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A Snapshot

Snapshot of my Father, originally uploaded by elefanterosado.

The tears come at lunchtime. Unbidden. They come for a strange, almost unfathomable reason: you are sad to see him go.

It is all the same as usual: the pile of scrambled eggs, toast, and potatoes. The napkin tucked in at his neck over the sweater. His affable chatter with the waitress. Does she work here every day? No, only on Sundays. You can tell by her tone that they’ve had this same conversation before. That she is patiently explaining again as if to humor him.

His stomach presses out from his seat to the table. The spilled packet of sugar pools on the table and forms a white spot on his sweater. The ubiquitous New York Times lies in the corner of the table with a map of New England folded accordion-style across it.

Your sister arrives and slips into the bench seat next to you, looking smart in a fitted gray wool coat and matching scarf.

What are you getting? Breakfast or lunch?

Lunch, you say. The turkey sandwich.

Have what you want, he says.

When you go out for meals, it is always his treat. Strange for a man who has never offered you material assistance of any kind unless he was prodded to do so, and even then it was never quite enough. Like the time you were overseas pursuing your Masters and had to borrow from a friend to make ends meet, because he always sent you slightly less than you asked for. When you hated asking him at all. When you were there in the north of England on a full tuition scholarship and cursing yourself for not making more that summer, for not being completely self sufficient. That summer working in the back windowless room of a daily newspaper, folding, collating and breathing in ink and stale air for $4 an hour. And with all this monotony there was no place to escape, to drown out the horror of loss. Though you tried, day after day. Until the day you fled—for the first time ever without giving notice. Fled in the middle of a shift without shame or excuse—from the newsprint and the windowless prison and the geriatric boss who demanded you work faster. When you knew you were too heartsick to work at all. Knew that she wouldn’t make you either and that he wouldn’t care. As long as you bear your sadness in silence, he won’t care. So you sit on the beach day after day and stare into the foam-green sea.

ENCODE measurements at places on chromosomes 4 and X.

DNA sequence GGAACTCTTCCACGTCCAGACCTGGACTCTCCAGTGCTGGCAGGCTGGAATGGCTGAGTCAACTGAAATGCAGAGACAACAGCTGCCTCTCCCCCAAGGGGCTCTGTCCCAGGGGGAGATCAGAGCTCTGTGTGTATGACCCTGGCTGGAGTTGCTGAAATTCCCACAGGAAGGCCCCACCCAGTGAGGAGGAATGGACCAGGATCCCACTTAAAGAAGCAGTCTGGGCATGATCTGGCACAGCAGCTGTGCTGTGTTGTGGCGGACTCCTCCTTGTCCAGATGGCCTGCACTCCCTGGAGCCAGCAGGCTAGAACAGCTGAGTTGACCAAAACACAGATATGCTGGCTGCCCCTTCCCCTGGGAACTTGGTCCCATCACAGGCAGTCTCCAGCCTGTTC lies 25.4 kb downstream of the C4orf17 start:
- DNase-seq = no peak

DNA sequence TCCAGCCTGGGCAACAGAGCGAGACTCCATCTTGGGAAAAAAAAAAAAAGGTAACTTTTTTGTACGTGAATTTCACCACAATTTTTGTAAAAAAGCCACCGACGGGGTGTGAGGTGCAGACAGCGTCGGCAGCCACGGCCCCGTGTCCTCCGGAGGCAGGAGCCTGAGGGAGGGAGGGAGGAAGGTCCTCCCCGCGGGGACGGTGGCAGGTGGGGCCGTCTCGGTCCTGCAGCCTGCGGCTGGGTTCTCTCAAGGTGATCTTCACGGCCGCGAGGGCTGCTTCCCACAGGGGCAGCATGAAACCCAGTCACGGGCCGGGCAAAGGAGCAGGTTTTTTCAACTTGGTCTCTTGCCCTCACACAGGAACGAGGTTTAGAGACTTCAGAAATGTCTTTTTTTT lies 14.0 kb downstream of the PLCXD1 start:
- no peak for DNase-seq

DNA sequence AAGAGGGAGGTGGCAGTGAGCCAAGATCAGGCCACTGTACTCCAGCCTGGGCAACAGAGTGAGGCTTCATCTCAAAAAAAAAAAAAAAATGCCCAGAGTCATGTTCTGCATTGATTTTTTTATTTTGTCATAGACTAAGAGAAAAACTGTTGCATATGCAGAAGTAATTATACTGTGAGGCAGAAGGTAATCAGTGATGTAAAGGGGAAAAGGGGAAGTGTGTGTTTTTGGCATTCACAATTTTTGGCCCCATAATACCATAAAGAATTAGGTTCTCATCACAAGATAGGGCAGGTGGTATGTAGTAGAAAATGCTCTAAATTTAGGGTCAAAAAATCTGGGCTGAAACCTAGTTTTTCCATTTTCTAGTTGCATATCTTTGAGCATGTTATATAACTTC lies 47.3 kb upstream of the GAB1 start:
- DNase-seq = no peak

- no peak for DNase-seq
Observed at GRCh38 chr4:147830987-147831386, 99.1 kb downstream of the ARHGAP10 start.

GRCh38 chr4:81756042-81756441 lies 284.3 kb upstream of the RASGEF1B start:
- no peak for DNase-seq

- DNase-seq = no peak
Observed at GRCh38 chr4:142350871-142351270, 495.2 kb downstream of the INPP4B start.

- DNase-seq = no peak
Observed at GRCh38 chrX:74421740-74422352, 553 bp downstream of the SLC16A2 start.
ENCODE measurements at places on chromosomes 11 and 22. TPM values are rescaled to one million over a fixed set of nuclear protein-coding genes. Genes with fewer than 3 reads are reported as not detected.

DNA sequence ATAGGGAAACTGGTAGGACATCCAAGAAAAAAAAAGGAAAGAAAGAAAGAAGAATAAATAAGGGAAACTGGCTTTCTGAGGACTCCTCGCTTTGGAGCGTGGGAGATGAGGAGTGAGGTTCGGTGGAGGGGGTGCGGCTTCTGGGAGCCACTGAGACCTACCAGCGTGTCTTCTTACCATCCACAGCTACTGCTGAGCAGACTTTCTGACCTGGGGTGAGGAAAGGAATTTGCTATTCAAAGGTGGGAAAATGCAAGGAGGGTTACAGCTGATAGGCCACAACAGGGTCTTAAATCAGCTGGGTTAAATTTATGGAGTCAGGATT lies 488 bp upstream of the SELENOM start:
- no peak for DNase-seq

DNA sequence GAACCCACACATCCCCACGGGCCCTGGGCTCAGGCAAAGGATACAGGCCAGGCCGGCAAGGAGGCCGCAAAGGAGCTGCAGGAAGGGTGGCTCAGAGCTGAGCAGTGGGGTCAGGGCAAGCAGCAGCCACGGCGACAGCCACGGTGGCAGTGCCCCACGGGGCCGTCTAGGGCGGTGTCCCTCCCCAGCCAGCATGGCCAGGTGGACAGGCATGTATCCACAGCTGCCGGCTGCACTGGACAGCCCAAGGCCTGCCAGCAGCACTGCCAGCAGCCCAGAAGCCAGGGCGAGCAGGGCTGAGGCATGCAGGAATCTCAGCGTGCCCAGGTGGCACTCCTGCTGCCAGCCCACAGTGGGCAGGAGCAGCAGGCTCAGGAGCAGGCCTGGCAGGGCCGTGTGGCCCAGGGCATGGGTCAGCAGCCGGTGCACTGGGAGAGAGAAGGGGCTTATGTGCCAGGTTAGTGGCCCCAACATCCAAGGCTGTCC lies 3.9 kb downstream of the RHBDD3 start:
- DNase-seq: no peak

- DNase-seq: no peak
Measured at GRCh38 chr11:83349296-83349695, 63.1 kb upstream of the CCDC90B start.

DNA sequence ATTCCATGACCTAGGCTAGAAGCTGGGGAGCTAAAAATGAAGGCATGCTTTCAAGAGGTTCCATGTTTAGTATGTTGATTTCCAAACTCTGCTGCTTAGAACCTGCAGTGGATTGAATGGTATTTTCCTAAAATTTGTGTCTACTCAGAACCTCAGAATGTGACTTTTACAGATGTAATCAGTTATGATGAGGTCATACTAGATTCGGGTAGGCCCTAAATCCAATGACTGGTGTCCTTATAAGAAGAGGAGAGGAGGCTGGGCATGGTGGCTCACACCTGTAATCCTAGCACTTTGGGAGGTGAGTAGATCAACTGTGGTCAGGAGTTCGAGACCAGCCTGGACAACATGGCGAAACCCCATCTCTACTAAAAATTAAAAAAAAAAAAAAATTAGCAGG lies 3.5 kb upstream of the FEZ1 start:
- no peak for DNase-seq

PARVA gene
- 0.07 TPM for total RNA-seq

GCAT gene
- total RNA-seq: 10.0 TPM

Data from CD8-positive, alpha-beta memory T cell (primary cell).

The tears come and you look away, but not before your sister sees them.

What’s wrong? She asks.

These last few months have just been so hard, you answer.

But even that’s not the truth. Not exactly. It has been hard, although the moment you’ve been waiting for is at hand. The moment of completion. Of farewell. But now that it has arrived at last you’re not sure you want it. Not sure you’re ready. Now that it’s here you want to hand it back.

And yet.

This is the man who terrorized us as children. You have a responsibility to yourself, to your child. It isn’t your job to go clean up his mess, to haul out his stuff, to pack up his garbage. How many times can you do it? Get real!

And you know she is right. Her voice is the razor slashing through the dark, through all of the lies and half-truths and honest deceits you’ve woven to protect yourself.

You know too that you once hid in your upstairs closet while he raged downstairs. Squeezed your ears shut with your fingers while he railed. And wondered if the world would somehow turn itself upside down on its head, or spin around the sun at one hundred times its current speed. Wondered if your small self in this small closet inside this small room might finally disappear into that vast abyss of fear and fragile vulnerability once and for all.

So why do you feel only wave after wave of compassion, as well as a shapeless, murky finality? What end is it that you shrink from, after all? Your childhood or the end of the fear you’ve carried like a tightly bundled, swaddled package all these years? Are you afraid that without your fear  you won’t truly know him? Won’t truly know yourself?

Maybe you won’t. Or will you know anger? And if you do, should you hold onto it like a badge of honor, like a Roman shield protecting your heart from him? The same heart he has broken a thousand times over.

And as he stands stooped on his cane, hemming and hawing and reaching for excuses for why you should come to his motel room and help him pack, he flounders. Despite his booming voice and brilliant words, he’s unable to convey the truth. And you allow it to stay concealed, knowing better. Because while affection is allowed, the raw minutia of expressed emotion isn’t. Never has been.

He wants you there because you are his daughter and he loves you. Nothing more. But he can’t say it any more than you can.

And when you drive away saddened and broken, you don’t understand your own grief. You know only that it comes from the deepest place inside you. That he, more than any other human being, has been the one to shape your destiny.

As your deed is, so is your destiny.

What you have forgotten is that he has shaped hers too. And she will give a voice to the thing you can’t name. She will fill in the final piece of the puzzle. She will name the unnameable.

It’s a snapshot, she writes to you. But it doesn’t have to be the last one! If it is, we done good souer.

We done good.

And as you walk out into the crisp blue morning with a touch of sun burnishing the frozen sky you realize the truth that has no opposite. You know at last that you are a far finer person than you ever dreamed you could be.

Comments

Comment from michele
Time February 2, 2010 at 9:40 am

beautiful Mary….